A New Perspective on Seasonal Predictability of Winter Climate in Middle Latitudes

Tuesday, 16 December 2014
Pawel Schlichtholz, The Institute of Oceanology Polish Academy of Sciences, Sopot, Poland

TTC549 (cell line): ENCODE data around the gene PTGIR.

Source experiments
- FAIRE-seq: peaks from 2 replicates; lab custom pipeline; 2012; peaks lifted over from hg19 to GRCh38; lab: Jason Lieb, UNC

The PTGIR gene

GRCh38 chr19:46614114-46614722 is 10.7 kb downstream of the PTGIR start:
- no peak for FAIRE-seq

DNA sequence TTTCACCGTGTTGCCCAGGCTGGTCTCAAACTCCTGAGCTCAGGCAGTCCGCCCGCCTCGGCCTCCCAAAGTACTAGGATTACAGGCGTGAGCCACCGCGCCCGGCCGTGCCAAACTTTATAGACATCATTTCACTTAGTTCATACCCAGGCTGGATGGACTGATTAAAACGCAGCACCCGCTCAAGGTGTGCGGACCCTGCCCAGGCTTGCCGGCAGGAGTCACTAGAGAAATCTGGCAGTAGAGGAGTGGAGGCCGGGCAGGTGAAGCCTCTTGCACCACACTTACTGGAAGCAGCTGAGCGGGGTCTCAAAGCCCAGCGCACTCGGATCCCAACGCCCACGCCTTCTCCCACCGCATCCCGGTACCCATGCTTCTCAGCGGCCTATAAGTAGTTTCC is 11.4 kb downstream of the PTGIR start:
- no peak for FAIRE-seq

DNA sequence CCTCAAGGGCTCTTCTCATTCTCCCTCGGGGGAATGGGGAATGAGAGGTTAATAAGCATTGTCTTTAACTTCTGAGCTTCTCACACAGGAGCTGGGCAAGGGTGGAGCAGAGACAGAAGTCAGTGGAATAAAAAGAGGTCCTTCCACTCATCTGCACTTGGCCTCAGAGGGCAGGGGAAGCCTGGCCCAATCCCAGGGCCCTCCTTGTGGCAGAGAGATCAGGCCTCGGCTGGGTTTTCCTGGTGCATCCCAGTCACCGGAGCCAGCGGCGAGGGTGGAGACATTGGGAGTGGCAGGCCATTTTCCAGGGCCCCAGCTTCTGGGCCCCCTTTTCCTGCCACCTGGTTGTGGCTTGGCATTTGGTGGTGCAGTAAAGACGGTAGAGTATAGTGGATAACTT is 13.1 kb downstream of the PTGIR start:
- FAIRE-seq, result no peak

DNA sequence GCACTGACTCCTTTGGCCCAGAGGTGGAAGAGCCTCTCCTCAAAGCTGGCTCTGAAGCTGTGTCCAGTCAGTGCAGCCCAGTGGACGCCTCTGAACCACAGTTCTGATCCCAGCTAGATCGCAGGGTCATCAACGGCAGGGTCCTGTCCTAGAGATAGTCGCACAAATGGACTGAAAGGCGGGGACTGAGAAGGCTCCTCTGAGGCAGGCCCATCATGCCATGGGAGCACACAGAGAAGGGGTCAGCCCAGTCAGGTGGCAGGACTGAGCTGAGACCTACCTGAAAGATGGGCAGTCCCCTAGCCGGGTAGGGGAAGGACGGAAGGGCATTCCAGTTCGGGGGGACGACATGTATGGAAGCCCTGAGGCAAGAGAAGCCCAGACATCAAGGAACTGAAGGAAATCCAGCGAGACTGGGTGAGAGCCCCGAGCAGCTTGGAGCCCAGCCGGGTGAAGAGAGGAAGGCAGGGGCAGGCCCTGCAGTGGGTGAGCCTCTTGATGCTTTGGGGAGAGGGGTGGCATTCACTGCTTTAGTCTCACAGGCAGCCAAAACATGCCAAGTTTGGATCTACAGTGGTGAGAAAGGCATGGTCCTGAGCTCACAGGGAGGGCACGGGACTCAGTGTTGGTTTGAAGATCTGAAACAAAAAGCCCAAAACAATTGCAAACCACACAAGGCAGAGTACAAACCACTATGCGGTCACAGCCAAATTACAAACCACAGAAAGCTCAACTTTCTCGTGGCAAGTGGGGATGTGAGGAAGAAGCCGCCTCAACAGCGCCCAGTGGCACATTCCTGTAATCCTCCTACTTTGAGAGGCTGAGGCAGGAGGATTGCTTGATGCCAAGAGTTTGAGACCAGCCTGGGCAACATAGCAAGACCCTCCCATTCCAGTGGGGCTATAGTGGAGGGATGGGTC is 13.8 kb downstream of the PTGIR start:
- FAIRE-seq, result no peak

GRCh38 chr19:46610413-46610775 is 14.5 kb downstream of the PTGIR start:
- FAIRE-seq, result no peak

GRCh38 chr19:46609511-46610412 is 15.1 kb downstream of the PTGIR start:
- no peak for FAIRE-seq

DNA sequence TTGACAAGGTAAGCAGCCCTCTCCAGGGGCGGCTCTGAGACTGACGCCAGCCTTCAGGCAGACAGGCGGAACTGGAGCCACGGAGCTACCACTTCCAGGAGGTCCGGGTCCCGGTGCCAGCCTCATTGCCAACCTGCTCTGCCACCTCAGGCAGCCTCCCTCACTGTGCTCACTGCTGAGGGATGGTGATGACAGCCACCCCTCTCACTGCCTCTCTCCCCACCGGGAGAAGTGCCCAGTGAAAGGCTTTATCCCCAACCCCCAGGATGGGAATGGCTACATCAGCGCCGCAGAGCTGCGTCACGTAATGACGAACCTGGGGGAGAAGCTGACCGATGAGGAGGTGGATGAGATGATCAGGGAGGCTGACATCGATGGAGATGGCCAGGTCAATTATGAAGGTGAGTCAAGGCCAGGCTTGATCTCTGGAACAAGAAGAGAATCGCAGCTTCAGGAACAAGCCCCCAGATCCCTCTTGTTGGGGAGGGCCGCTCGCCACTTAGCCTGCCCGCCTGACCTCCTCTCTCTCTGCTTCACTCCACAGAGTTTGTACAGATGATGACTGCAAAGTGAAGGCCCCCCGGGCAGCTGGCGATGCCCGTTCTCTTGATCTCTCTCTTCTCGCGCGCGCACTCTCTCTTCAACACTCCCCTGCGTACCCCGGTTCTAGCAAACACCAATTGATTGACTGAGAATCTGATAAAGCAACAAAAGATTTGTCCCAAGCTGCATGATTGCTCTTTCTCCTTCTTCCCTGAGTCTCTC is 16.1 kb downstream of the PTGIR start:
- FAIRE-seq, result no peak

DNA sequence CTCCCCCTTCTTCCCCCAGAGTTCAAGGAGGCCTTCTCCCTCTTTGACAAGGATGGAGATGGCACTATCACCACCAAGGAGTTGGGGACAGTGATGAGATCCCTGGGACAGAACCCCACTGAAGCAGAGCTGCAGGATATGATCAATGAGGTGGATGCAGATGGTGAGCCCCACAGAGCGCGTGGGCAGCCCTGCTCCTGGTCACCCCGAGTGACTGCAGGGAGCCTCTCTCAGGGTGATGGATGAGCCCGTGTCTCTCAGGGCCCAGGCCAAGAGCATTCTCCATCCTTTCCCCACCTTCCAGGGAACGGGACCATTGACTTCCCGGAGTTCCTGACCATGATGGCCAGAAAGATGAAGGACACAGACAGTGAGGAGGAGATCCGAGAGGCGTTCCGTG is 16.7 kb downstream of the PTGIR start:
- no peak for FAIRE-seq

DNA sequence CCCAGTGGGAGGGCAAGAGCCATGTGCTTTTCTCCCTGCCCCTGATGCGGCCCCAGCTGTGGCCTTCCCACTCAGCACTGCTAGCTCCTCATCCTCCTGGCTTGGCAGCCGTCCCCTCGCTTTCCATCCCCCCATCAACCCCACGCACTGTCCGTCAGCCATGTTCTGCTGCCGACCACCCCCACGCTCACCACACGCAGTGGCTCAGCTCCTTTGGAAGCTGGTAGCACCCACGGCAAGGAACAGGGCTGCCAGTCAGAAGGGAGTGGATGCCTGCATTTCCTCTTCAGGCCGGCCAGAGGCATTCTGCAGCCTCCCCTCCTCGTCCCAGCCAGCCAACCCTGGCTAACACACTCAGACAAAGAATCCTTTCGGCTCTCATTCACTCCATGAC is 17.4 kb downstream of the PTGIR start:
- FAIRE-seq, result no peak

While numerical weather prediction is quite accurate, prediction of regional and local climate variability remains a great challenge. One of the factors hampering skillful seasonal prediction (forecasts for future times ranging from about two weeks to a year) is a lack of understanding of the relevant feedbacks between climate subsystems, especially in the extratropics. Sources for seasonal predictability of surface atmospheric anomalies in middle latitudes have been previously sought in teleconnections to the tropical phenomenon of El-Niño-Southern Oscillation and among various extratropical drivers including sea surface temperature anomalies, Arctic sea ice cover extremes, continental snow variability and tropospheric-stratospheric interactions. However, impacts of extratropical subsurface ocean variability on atmospheric teleconnections are poorly known. Here we use a lagged regression analysis between an index of the observed summertime Atlantic water temperature (AWT) anomalies at the entrance to the Barents Sea in the period 1982-2005 and the corresponding year-round data from the National Centers for Environmental Prediction/National Center for Atmospheric Research (NCEP/NCAR) reanalysis to show that subsurface oceanic heat anomalies heading the Arctic Ocean are significant precursors of wintertime atmospheric anomalies over the mid-latitude Eurasia and North Pacific. We find that the remote tropospheric response arises from modification of planetary waves and interaction of mean winds with synoptic eddies leading to a reorganization of the mid-latitude storm tracks. Moreover, we show that this response may occur via a „stratospheric bridge”. As about 50% of the variance of relevant wintertime meteorological fields (storm-track activity, air temperature, winds) in some regions is explained by the previous summer AWT anomalies, we recommend incorporation of subsurface ocean temperature variability in high latitudes into seasonal prediction systems.